Why Do I Never Feel Full Anymore When I Eat?

October 19, 2023   •  Posted in: 

We’ve all been there: you’ve just eaten dinner, and you’re getting ready to sit down to watch television. Although you just ate, you suddenly feel hungry again. You eat more, but it seems like no matter how much you eat, you aren’t satisfied. You keep eating, but you are never full.

There are so many reasons why you might not feel full when you eat, ranging from emotional health issues like stress to serious genetic conditions. Some people truly are constantly hungry, while others may not be physically hungry but have a desire to continue eating.

If you’re concerned about your eating habits or digestive health, don’t take this article as medical advice, and seek medical attention as soon as you can.

While this article will touch on a variety of reasons, we’ll focus on the ones related to your emotional health, and talk about what you can do to start feeling satiated again.


Why am I eating so much and not getting full?

Low satiety is a term that describes the inability to feel full. It can be caused by numerous factors, some of which require medical treatment. People who experience low satiety tend to eat more than their body really needs, and are also more likely to eat foods high in sugars and fats. This can lead to serious health consequences like high blood pressure or weight gain.

Low satiety isn’t all that uncommon – around half of people experience at least mild low satiety, and up to 15% experience it in a severe form. People with obesity are more likely to have severe low satiety, and it affects over 50% of this population.[1]

We also know that low satiety is highly genetic, and scientists have identified two main genes that can raise people’s risk.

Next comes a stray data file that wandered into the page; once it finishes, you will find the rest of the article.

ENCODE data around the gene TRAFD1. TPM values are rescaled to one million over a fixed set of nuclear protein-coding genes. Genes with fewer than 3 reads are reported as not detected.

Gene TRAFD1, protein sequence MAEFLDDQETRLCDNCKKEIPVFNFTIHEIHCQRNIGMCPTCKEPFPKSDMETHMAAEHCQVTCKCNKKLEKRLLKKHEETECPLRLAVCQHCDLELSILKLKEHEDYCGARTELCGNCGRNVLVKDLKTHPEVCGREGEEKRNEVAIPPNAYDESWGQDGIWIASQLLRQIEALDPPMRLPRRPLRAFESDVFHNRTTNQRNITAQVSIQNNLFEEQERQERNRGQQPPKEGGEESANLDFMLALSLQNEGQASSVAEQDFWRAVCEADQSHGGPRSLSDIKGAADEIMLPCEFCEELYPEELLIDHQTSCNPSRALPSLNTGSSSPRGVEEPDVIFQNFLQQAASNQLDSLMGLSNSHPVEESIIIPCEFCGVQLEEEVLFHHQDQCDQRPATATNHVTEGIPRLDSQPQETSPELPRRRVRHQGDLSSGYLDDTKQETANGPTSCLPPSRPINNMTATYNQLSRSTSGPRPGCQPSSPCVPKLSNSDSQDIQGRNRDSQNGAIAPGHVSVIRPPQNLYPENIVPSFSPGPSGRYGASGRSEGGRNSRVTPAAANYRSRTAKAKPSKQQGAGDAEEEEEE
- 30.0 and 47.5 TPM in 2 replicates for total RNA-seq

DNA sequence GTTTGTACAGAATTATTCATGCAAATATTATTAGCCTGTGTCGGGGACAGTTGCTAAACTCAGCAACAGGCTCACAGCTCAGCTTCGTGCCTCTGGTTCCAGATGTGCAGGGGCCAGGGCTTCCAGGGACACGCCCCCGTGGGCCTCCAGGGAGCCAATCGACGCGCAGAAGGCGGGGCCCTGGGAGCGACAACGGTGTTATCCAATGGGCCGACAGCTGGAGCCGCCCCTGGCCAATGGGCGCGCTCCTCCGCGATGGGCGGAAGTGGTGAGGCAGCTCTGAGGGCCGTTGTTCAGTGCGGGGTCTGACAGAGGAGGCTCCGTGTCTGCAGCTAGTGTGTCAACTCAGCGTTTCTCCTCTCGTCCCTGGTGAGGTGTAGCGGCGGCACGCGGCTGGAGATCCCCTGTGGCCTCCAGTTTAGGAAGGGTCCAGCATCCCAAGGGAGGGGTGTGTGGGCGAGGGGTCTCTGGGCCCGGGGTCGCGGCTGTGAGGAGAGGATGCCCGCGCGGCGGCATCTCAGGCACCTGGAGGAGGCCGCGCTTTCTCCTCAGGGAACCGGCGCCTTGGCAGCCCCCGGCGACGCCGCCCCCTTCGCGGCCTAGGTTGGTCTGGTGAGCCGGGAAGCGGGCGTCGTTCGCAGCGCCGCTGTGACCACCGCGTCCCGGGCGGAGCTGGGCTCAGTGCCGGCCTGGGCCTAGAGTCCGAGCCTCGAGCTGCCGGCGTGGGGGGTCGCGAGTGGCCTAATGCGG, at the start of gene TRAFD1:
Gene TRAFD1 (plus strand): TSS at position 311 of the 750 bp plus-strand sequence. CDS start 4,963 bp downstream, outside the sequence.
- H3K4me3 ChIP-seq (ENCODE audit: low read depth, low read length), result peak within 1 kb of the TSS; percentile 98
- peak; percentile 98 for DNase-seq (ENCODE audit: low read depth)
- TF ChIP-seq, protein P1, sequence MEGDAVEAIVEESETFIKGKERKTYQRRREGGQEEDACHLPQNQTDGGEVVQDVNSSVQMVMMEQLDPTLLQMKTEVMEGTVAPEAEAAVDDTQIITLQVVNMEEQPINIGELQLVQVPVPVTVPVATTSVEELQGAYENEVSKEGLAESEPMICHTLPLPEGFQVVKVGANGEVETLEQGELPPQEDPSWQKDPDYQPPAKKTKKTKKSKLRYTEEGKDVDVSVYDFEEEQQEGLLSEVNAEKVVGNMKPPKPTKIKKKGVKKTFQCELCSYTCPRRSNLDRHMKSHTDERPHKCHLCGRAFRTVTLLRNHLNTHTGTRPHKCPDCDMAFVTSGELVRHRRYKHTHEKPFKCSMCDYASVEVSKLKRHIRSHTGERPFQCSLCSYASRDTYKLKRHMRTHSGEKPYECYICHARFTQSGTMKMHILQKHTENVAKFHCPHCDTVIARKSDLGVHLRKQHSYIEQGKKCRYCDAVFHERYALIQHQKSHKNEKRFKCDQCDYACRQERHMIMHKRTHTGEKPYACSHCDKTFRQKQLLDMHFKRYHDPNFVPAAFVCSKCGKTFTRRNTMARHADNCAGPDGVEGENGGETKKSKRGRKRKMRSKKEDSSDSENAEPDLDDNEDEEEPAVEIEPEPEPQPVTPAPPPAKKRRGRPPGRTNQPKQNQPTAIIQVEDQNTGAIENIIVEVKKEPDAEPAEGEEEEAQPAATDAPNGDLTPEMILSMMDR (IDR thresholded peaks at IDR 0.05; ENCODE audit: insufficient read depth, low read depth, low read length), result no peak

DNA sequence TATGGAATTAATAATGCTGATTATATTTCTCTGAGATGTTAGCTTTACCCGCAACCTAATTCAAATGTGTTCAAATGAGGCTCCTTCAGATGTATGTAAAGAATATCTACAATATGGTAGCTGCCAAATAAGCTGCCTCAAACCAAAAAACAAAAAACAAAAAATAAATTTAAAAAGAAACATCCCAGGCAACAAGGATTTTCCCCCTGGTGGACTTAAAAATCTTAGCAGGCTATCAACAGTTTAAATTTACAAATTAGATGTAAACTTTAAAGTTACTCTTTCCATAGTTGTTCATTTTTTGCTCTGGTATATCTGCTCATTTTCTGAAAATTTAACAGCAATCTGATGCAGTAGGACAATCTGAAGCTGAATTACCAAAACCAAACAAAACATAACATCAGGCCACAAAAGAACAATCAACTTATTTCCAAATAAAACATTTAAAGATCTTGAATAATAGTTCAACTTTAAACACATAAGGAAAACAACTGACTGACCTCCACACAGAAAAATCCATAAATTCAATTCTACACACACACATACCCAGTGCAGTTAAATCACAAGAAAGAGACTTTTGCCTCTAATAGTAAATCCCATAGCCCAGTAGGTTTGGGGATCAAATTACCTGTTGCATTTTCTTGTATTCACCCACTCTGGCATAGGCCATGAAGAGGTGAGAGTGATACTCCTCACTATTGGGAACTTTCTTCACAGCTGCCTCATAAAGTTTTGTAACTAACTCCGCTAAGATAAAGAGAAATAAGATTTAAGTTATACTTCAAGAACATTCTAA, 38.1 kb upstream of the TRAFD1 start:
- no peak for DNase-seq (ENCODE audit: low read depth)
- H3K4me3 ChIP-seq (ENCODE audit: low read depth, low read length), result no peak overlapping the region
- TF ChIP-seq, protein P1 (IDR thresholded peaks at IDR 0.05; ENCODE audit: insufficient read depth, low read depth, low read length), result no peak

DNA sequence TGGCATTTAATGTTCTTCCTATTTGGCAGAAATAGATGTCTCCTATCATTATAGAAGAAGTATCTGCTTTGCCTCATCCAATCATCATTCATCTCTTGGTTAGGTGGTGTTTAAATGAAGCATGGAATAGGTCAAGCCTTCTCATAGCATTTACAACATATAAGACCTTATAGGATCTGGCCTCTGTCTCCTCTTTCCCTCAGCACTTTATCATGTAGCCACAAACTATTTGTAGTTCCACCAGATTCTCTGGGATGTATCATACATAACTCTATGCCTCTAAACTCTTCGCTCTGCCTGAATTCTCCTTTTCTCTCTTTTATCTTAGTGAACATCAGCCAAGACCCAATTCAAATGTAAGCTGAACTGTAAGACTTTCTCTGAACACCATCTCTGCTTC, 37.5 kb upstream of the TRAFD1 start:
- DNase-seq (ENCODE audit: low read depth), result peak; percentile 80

Low satiety is different in some ways from constant hunger, also known as polyphagia or hyperphagia. People with polyphagia have a constant, intense, and insatiable hunger at all times. If you have low satiety, you may not be extremely hungry, but you also don’t feel completely full.

To put it simply, there are 4 main reasons why you may not feel full after eating a complete meal:

  1. You have a genetic or medical condition
  2. The foods you eat aren’t satisfying
  3. Stress and mental health conditions
  4. Disordered eating & lifestyle

Genetic or medical conditions that can cause low satiety

There are many medical conditions that can cause you to be unable to feel full after a meal[2]. Some of these disorders, such as diabetes or hyperthyroidism, are common. Constant hunger is one of the three main signs of diabetes. Hyperthyroidism, atypical depression, and some other hormonal conditions can also cause you to feel hungry all the time.

There are other, rare genetic conditions that can lead to an inability to feel full as well. For example, Congenital Leptin Deficiency is a rare genetic disorder affecting the hormones that lets your brain know you’re full[3]. People who are overweight are also more likely to have a leptin resistance – which means you could get caught in a Catch-22.

There are other very rare conditions such as Prader-Willi syndrome or Kleine-Levin syndrome that cause hyperphagia in children.

On a related note, some medications can also cause you to feel hungrier than usual. Some examples include antipsychotics, cannabis-related drugs, and corticosteroids.

If your low satiety could be due to a medical concern, then it’s important you get medical attention. All of these conditions require treatment and won’t go away on their own.

The foods you eat

Certain foods may also be more likely to give you that feeling of satisfaction and fullness than others.

Foods high in fiber, protein, and healthy fats are more likely to keep you feeling full for longer. For example, fruits, vegetables, whole grains, and lean proteins are good choices. This is partly because these types of foods take longer to digest. On the other hand, foods that move through your system quickly – like simple carbohydrates – may leave you feeling unsatisfied.